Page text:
Saturday, December 31, 2016

`Much Like Saxifrage Breaking a Wall'

In my circle, New Year’s Eve was known as Amateur’s Night, the one time each year when hobbyist drinkers indulged in what they imagined was depraved Bacchanalia. It was a grim spectacle. I remember one Dec. 31 in Boston seeing half a dozen women leaning against the wall in an alley, all moaning and vomiting, and it wasn’t yet midnight. Proficient drinking, as with writing sonnets or mastering Chopin’s etudes, calls for discipline and years of practice. Now I stay home and wake up without a hangover. In his first collection, Dying: An Introduction (1968), L.E. Sissman includes a sequence of four sonnets, “The Tree Warden.” The third is “December Thirty-First”:

“The days drew in this fall with infinite art,
Making minutely earlier the stroke
Of night each evening, muting what awoke
Us later every morning: the red heart

“Of sun. December's miniature day
Is borne out on its stretcher to be hung,
Dim, minor, and derivative, among
Great august canvases now locked away.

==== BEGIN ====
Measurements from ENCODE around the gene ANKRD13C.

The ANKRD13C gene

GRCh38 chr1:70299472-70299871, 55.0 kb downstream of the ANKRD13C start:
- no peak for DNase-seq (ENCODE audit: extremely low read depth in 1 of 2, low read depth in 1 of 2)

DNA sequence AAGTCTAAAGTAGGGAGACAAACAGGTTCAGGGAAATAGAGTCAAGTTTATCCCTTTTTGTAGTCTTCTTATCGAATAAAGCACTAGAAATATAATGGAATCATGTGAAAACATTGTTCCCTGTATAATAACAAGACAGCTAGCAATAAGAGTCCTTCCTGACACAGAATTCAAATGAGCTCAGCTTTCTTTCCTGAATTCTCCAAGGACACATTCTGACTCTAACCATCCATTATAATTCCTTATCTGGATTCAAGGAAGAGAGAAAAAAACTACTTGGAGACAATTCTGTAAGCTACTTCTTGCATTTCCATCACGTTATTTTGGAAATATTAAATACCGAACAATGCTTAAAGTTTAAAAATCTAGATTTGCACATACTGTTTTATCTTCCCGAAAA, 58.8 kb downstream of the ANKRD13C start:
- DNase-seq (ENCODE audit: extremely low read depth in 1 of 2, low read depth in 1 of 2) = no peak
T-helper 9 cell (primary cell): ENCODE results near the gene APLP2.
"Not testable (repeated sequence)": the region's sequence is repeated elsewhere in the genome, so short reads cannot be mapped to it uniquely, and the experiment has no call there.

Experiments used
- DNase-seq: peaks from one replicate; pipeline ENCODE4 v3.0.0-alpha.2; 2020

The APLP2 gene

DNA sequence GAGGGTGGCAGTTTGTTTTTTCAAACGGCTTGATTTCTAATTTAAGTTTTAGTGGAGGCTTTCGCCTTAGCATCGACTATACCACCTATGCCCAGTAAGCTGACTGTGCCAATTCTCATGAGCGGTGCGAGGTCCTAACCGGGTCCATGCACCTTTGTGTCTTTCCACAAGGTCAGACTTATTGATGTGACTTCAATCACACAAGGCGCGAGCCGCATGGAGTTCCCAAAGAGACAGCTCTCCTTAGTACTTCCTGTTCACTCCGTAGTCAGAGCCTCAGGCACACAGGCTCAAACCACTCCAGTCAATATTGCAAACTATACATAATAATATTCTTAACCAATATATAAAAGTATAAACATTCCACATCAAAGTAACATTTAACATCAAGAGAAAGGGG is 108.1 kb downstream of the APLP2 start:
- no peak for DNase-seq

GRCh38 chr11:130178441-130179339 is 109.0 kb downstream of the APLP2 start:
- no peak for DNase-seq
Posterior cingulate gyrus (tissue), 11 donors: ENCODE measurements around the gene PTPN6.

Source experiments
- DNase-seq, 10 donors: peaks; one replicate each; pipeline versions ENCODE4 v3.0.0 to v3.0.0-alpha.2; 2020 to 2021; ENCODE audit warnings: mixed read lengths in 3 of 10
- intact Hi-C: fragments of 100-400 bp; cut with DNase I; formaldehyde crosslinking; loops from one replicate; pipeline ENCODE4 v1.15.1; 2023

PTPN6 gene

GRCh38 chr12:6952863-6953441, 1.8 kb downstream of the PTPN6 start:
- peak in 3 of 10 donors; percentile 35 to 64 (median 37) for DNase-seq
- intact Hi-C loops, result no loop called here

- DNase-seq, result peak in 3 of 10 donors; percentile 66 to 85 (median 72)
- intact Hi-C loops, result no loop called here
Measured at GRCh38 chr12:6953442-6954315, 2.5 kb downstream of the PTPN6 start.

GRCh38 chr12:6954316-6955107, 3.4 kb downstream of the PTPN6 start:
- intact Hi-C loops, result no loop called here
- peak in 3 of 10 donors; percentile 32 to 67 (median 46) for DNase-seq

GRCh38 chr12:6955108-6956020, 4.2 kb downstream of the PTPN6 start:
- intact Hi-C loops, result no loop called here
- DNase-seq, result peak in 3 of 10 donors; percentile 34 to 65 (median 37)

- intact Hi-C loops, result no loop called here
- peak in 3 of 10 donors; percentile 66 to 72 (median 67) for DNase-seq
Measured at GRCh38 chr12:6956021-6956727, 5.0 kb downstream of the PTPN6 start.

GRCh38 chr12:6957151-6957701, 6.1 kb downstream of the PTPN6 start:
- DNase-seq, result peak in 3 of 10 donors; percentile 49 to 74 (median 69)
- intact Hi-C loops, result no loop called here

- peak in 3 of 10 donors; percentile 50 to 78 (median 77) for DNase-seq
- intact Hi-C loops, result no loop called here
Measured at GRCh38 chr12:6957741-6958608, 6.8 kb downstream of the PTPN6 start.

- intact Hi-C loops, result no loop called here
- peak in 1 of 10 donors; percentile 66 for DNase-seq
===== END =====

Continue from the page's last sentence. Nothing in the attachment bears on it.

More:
“Opposed to dated day, the modern moon
Comes up to demonstrate its graphic skill:
Laying its white-on-white on with a will,
Its backward prism makes a monotone.

“In the New Year, night after night will wane;
Color will conquer; art will be long again.”

That’s a Senecan spirit of hopefulness I can live with, especially coming from Sissman, who died much too soon, of cancer, at age forty-eight. For readers, the memorable death of 2016 was Geoffrey Hill’s. The leading poet of the age died June 30 at age eight-four. In the seventh section of Clavics (Enitharmon Press, 2011), he too reminds us that “art will be long again”:

“The enabling reader, the recusant
At my fingertips, for whom I write well
Into my scant-
Extended age
This ritual
Taking its toll
Much like saxifrage
Breaking a wall”

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